American Academy of Ophthalmology Takes the Lead in Establishing Standards for Electronic Health Records

First-of-Its-Kind EHR Checklist for Ophthalmology Supports Meaningful Use Standards While Enabling Critical Physician to Physician Communication and Enhancing Overall Patient Care 

SAN FRANCISCO, CA--(Marketwire - Jul 18, 2011) - The American Academy of Ophthalmology (Academy) has taken a proactive role to ensure that electronic health records (EHR) will support quality patient care, enhance physician to physician communication, and meet the "meaningful use" standards required by healthcare reform policies. The Academy's Medical Information Technology Committee (MITC) has developed a list of the special requirements needed to make EHR systems as intuitive and efficient as possible for ophthalmology practices.

These key functions are summarized in Special Requirements for Electronic Health Records for Ophthalmology, a report now available in the journal Ophthalmology online and forthcoming in the Aug. 1 issue. The lead author is Michael F. Chiang, MD, from the Departments of Ophthalmology & Medical Informatics and Clinical Epidemiology at Oregon Health & Science University and the chairman of the Academy's Medical Information Technology Committee. The paper includes the list of 17 "essential" and six "desirable" features in the areas of Clinical Documentation, Ophthalmic Vital Signs and Laboratory Studies, Medical and Surgical Management, and Ophthalmic Measurement and Imaging Devices. The guidelines are intended to be used by ophthalmologists and their staffs to help identify important features when searching for EHR systems.

"Our recommendations define what will make a system work efficiently within the unique workflow and data management needs of an ophthalmology practice," Dr. Chiang said. "The Academy is also urging the adoption of common data standards to in order to optimize the delivery of time-critical patient information and enable physicians to provide the very best in patient care."

On July 6, the MITC hosted a webinar for representatives of 15 EHR companies to urge them to build in key functions identified in the journal article. Flora Lum, MD, deputy director of the H. Dunbar Hoskins Jr., M.D. Center for Quality Eye Care, led the webinar.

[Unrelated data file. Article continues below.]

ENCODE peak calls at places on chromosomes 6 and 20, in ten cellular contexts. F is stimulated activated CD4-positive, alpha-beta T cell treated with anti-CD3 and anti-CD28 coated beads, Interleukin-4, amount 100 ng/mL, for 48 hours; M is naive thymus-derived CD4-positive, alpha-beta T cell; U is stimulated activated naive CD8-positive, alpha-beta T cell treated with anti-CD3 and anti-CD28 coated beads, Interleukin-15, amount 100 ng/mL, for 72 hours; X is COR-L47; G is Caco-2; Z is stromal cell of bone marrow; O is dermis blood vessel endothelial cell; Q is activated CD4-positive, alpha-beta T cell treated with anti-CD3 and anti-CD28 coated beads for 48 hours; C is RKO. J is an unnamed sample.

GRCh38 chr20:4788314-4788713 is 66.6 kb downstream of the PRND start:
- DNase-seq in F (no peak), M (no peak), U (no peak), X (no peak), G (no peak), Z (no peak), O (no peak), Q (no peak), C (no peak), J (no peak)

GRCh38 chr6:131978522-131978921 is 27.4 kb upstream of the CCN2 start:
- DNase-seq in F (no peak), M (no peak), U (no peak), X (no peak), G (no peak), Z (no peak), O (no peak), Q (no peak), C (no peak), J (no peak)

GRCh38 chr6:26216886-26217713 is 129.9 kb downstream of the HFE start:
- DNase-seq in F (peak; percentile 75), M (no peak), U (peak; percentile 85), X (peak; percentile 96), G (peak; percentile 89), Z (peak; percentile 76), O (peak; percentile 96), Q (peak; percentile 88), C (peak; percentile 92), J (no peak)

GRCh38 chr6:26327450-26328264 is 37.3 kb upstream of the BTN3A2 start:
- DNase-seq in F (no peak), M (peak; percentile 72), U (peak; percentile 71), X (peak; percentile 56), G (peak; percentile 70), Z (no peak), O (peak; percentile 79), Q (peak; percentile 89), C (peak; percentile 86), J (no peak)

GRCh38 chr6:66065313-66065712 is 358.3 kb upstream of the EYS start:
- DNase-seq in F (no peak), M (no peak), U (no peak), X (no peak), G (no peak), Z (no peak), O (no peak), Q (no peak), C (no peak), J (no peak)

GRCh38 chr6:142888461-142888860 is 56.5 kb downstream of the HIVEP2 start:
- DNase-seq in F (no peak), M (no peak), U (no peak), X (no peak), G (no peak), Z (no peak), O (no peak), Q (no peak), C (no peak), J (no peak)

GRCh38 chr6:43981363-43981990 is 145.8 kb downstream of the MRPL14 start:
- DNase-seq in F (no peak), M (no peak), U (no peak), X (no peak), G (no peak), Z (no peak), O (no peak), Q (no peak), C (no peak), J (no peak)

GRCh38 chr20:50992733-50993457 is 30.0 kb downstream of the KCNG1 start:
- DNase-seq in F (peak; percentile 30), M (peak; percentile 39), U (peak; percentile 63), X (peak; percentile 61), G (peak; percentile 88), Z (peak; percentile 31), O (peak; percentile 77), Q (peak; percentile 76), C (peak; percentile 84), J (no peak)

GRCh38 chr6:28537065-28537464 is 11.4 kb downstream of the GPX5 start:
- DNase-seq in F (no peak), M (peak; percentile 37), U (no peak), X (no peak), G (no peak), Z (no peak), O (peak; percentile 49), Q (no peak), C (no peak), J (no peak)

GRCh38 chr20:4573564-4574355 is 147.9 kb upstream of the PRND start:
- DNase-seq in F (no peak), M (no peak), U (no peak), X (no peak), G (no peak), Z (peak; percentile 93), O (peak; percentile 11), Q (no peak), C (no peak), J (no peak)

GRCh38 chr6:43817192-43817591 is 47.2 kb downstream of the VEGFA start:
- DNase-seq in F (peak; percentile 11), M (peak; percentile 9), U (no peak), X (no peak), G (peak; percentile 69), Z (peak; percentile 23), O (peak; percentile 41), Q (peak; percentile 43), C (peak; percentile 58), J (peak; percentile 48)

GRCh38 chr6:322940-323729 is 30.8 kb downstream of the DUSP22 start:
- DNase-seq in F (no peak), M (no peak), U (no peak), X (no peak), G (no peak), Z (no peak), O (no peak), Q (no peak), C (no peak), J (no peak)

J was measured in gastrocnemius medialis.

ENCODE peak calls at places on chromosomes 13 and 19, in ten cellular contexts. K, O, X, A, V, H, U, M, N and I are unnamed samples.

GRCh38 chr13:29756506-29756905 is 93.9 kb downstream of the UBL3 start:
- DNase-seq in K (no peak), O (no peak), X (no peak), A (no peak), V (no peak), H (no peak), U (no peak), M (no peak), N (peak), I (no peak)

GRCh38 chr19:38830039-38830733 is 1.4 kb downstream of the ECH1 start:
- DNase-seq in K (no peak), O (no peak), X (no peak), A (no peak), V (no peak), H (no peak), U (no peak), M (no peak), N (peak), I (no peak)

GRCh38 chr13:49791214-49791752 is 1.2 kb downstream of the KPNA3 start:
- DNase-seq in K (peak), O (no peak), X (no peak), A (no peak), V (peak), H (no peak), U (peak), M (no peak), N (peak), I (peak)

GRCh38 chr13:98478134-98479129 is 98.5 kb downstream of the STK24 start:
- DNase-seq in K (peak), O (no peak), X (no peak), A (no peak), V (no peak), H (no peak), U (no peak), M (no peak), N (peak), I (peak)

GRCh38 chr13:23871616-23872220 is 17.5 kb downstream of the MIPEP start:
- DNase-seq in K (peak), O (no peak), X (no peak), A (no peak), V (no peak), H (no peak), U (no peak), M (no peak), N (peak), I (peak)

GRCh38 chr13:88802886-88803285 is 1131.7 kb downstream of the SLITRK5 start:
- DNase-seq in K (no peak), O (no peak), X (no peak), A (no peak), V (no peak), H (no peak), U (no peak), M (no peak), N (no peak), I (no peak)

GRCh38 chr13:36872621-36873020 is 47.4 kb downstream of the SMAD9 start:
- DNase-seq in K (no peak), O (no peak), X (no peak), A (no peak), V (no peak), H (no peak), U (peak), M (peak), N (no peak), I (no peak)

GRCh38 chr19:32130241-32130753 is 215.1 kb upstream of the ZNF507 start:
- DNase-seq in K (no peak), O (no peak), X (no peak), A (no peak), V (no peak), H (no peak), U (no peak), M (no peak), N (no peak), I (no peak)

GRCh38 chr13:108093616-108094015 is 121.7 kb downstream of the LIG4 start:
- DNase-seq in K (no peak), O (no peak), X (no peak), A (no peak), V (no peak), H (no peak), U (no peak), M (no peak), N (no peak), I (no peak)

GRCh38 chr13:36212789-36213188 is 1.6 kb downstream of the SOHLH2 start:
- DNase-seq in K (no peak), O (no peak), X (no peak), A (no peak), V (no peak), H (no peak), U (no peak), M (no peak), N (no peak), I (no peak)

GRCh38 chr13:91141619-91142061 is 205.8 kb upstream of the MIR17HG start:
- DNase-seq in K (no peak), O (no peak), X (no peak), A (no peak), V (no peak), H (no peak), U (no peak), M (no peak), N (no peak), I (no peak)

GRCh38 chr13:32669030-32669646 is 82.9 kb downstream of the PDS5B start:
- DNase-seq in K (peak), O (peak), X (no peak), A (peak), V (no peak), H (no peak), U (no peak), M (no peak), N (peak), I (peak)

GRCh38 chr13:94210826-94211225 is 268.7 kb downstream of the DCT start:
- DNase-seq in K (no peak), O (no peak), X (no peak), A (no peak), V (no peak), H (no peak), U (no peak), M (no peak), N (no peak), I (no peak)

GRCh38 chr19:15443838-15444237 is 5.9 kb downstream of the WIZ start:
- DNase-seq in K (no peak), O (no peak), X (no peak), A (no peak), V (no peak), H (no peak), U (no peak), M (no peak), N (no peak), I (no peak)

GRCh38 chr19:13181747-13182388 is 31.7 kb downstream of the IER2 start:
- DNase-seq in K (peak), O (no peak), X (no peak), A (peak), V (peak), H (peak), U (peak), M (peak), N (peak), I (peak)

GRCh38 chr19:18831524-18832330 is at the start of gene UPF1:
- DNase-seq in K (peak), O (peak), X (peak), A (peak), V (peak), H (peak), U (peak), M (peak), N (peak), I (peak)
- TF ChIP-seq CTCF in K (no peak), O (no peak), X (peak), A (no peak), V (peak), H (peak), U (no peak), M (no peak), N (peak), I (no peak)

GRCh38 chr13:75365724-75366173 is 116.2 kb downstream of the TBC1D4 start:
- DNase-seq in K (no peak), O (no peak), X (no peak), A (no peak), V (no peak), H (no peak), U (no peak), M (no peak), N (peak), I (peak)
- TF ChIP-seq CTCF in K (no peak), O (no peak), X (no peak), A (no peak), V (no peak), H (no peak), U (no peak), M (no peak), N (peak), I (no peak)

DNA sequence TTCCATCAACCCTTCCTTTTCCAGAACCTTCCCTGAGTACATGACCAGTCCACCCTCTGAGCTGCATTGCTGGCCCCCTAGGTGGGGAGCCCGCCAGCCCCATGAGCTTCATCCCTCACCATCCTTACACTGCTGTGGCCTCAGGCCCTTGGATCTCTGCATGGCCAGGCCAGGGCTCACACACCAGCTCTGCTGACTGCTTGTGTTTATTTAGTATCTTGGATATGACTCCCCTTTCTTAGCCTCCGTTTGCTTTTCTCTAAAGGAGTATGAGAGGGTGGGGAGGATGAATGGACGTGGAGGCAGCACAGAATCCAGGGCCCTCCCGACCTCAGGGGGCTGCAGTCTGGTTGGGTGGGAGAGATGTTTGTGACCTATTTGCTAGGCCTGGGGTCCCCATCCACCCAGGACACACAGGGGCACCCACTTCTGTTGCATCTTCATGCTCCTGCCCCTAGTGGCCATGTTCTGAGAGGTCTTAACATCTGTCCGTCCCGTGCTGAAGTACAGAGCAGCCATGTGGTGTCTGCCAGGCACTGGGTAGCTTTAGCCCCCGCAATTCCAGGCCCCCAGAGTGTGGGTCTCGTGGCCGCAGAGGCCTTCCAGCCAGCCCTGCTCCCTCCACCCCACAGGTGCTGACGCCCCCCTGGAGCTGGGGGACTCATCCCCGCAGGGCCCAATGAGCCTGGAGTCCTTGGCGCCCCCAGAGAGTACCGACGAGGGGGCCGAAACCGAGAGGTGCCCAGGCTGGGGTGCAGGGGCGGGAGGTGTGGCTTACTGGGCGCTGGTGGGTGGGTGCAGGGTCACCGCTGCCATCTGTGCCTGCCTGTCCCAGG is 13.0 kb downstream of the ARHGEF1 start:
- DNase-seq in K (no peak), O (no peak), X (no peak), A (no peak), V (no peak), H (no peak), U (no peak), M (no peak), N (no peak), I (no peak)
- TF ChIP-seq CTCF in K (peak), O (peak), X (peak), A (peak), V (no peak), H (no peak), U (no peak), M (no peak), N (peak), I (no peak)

The recommendations address how an EHR system should accommodate certain areas of ophthalmic practice, including:

  • Supporting documentation in and transitions between the office and operating room
  • Capturing, tracking and displaying "vital signs of the eye," such as visual acuity
  • Incorporating hand-drawn sketches or annotations into records

EHR companies will be asked to respond as to how their systems match up against the list of essential and desirable features. Information detailing the vendors' responses will be provided to Academy members in the future and the Academy will continue to work with the vendors to help them understand and evaluate the recommendations.

Eds: Full text of the study is available from the Academy's media relations department.

About the American Academy of Ophthalmology
The American Academy of Ophthalmology is the world's largest association of eye physicians and surgeons -- Eye M.D.s -- with more than 30,000 members worldwide. Eye health care is provided by the three "O's" -- opticians, optometrists and ophthalmologists. It is the ophthalmologist, or Eye M.D., who can treat it all: eye diseases and injuries, and perform eye surgery. To find an Eye M.D. in your area, visit the Academy's Web site at

About the Hoskins Center for Quality Eye Care
The H. Dunbar Hoskins Jr., M.D. Center for Quality Eye Care is an evidence-based nonprofit quality-of-care and health policy research center located in San Francisco. The Hoskins Center conducts and supports clinical studies, develops patient care guidelines, establishes national data registries, and collects and analyzes data from clinical practices to improve decision making and public health policies, evaluate the value of eye care services and provide physician education to enhance access and appropriateness of eye care for the public. More information can be found at

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